Our blind tasting game—without the tasting! Can you identify a wine just by reading its tasting note? We post real Wine Spectator reviews. You use clues such as color, aromas, flavors and structure to figure out the grape, age and origin. Good luck!
Tasting Note: Sleek and open in feel, featuring racy red currant and damson plum coulis flavors, inlaid with sandalwood and rooibos tea hints, with chalky minerality. Not big, but balanced and focused.
And the answer is...
Our sleek mystery wine displays racy red and blue fruit, with wood, tea and mineral flavors. Let’s dig in and narrow down our options.
Our wine’s currant flavor points us toward Cabernet, but that grape most often yields full-bodied reds with ample tannins and dark fruit. Likewise, Tannat oozes dark fruit and sweet spice aromas like licorice, with lots of body and solid tannins. We can scratch those two grapes off the list.
Zinfandels can show mild tannins and body, with concentrated red berry and plum flavors, as well as herbal accents. This could be a good match four our wine, except that we are missing Zinfandel’s pronounced acidity and signature jammy ripeness and briary pepper note. Let’s move on!
Our note’s fruit, tea, wood and mineral aromas would make sense for a Nebbiolo. However, while Nebbiolos can be medium-bodied like our wine, they are also highly tannic, especially in their youth. This doesn’t sound right, either. Maybe there’s a better fit?
Grenache often shows rich notes of red berry, cherry and plum fruit, with accents of spices, herbs and minerals. These aromas tend to come with moderate tannins and acidity, as well as elegant body often softened by barrel aging, which can impart wood accents.
This wine is a Grenache.
Country or Region of Origin
Grenache does best in warm climates where it can achieve full ripeness. However, the grape does not have a strong presence in Argentina, where Malbec is king, though a few Grenache plantings are popping up there. Unlike neighboring Australia, New Zealand does not have a strong Grenache presence; Pinot Noir, Merlot and Syrah are the dominant red grapes in New Zealand. While mainland Italy isn’t a major country for Grenache, the grape is grown widely on the Italian island of Sardinia, where it’s known as Cannonau. However, Sardinian Cannonaus tend to be richer and bolder than our wine, with earthy aromas and citrus accents.
Grenache is widely grown in California, one of the grape’s main New World regions. But Golden State Grenache is often used as a blending grape, with Syrah and Mourvèdre, for California’s highly regarded Rhône-style red blends. On its own, California Grenache is denser than Old World versions, with berry flavors and floral, spice or citrus rind aromas. But France is one of the world’s leading producers of Grenache. Grenache-based reds from France can be sleek, balancing red fruit notes with acidity, minerality and herbal accents, just like our mystery wine.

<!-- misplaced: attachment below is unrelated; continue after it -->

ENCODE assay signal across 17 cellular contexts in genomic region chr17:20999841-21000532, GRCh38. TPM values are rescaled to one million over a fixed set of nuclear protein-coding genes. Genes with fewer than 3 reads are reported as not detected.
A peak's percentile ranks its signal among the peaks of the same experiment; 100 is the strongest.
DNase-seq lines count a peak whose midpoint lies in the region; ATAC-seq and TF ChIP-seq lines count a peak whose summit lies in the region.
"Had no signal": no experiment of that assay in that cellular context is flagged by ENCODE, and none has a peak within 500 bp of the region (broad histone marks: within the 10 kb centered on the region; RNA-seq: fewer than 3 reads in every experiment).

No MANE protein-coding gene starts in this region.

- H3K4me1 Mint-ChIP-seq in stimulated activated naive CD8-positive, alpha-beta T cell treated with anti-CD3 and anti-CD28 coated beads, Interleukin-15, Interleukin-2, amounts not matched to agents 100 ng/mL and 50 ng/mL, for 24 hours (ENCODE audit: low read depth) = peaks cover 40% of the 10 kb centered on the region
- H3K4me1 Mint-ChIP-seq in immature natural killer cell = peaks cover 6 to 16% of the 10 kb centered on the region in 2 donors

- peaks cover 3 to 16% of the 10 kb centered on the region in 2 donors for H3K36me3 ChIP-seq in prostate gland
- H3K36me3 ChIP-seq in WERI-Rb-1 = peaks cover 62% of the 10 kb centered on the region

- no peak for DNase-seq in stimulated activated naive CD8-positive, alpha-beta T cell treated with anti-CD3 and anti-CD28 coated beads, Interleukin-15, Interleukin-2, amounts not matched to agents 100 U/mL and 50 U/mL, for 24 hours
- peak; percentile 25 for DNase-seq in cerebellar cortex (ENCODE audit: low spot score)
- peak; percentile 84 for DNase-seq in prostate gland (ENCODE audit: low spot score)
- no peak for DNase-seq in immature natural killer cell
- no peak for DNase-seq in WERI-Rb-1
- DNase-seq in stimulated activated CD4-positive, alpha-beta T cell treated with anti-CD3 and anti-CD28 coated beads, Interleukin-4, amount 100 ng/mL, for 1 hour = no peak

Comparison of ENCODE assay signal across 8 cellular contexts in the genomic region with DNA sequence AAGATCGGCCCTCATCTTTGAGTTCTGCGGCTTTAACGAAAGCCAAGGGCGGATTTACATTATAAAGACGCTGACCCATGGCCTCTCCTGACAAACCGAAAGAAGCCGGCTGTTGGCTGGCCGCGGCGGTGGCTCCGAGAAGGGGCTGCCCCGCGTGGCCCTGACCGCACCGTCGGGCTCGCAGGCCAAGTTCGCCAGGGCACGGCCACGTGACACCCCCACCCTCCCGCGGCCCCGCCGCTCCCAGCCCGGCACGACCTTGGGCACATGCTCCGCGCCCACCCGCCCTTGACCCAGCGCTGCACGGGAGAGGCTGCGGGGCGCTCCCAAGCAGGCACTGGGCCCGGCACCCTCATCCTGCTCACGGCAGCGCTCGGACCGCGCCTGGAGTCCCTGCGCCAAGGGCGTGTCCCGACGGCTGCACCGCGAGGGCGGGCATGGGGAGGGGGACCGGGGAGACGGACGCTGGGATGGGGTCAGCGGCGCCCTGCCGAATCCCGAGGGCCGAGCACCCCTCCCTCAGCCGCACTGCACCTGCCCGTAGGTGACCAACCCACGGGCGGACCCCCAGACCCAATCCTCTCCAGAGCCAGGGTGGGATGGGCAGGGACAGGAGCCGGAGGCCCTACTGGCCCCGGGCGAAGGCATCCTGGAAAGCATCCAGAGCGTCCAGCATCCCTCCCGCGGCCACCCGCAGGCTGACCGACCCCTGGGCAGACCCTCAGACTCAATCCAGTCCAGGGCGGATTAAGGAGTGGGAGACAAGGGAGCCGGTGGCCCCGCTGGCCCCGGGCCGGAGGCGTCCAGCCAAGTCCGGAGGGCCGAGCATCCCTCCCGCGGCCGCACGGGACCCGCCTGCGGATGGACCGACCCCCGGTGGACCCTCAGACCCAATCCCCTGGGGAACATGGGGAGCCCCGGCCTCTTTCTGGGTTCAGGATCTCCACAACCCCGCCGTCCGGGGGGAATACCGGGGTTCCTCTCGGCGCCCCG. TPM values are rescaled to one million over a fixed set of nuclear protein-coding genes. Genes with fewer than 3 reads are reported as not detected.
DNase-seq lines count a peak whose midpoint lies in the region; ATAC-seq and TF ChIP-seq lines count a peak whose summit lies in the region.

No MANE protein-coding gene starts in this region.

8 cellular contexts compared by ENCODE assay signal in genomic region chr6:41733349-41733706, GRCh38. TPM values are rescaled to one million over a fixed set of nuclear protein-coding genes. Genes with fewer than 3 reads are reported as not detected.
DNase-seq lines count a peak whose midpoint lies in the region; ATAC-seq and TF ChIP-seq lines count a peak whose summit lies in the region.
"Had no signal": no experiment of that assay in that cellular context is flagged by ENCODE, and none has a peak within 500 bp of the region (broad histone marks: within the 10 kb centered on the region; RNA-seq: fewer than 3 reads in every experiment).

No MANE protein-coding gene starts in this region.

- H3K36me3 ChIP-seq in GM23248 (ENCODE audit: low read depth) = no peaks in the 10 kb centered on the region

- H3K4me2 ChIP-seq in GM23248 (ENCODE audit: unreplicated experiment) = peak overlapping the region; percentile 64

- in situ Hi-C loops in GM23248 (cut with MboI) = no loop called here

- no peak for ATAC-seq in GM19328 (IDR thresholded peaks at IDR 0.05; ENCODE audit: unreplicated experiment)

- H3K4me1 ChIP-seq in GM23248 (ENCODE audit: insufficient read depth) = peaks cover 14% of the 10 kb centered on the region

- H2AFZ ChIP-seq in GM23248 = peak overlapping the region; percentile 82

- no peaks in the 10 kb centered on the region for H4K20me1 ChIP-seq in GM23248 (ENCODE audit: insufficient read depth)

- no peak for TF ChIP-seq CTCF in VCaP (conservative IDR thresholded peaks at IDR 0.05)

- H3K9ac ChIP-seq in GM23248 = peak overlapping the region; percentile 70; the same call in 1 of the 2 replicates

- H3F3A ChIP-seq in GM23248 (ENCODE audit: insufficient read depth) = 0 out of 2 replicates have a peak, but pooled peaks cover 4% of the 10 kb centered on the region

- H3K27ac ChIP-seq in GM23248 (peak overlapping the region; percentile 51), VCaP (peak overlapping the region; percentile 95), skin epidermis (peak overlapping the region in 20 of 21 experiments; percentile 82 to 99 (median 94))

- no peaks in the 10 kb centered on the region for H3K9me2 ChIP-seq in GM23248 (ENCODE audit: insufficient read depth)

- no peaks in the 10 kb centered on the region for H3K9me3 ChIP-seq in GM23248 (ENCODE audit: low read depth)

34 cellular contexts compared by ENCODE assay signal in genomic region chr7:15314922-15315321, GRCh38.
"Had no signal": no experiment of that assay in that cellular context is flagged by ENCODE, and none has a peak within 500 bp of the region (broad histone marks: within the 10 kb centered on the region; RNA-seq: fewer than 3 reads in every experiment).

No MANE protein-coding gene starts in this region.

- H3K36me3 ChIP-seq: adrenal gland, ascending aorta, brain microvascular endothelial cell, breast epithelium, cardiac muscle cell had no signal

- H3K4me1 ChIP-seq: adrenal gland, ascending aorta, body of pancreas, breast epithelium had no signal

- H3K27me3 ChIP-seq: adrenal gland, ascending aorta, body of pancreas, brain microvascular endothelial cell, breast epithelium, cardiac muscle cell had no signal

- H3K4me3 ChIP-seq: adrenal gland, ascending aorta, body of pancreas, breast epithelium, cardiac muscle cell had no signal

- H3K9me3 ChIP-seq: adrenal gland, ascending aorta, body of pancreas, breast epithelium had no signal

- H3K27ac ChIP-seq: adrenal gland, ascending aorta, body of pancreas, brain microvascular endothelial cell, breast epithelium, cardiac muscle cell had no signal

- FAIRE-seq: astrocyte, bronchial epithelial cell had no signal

This Grenache is from France.
Knowing that we’re in France, we can eliminate New Zealand’s Marlborough, California’s Napa Valley, Argentina’s Uco Valley and Italy’s Valtellina.
This leaves us with Gigondas and Tavel, both in France’s Southern Rhône Valley. Both are neighbors of the prestigious Châteauneuf-du-Pape appellation, which lies between the two and is the home of some of the world’s most coveted Grenache-based reds. Grenache is the primary grape in Tavel, however, all Tavel wines are rosé. The Gigondas appellation produces Grenache-based red wines in the style of our mystery wine.
This Grenache is from Gigondas.
Our wine is racy, with fresh fruit flavors, indicating youth, but it also has some secondary characteristics suggesting age, such as tea and mineral notes. It’s also helpful to note that Gigondas reds tend to be aged between six and 12 months in barrel, with additional months of aging in bottle.
Let’s take a look at recent vintages in the Southern Rhône. A difficult flowering season in 2017 resulted in reduced yields for Grenache, and wines with dark berry fruit and tobacco and floral aromas. 2016 was a near-perfect vintage; the best wines are racy yet laden with fresh fruit. 2015 was also ideal, and Grenache excelled, delivering ripe, rich, fruit-forward wines with excellent definition. 2014, on the other hand, was a difficult, wet vintage yielding wines with tobacco and floral accents. It’s a toss-up between the 4-year-old 2016 vintage and the 5-year-old 2015 vintage, but either way we’re looking at the 3- to 5-year-old category.
This Grenache is from the 2015 vintage, making it five years old.
This is the E. Guigal Gigondas 2015, which scored 90 points in the Sept. 30, 2019, issue of Wine Spectator. It retails for $35, and 3,000 cases were imported. For more on Gigonadas, check out senior editor James Molesworth’s tasting report on the Rhône Valley, "Forging Ahead," in the Feb. 29, 2020, issue.
—Aaron Romano, associate tasting coordinator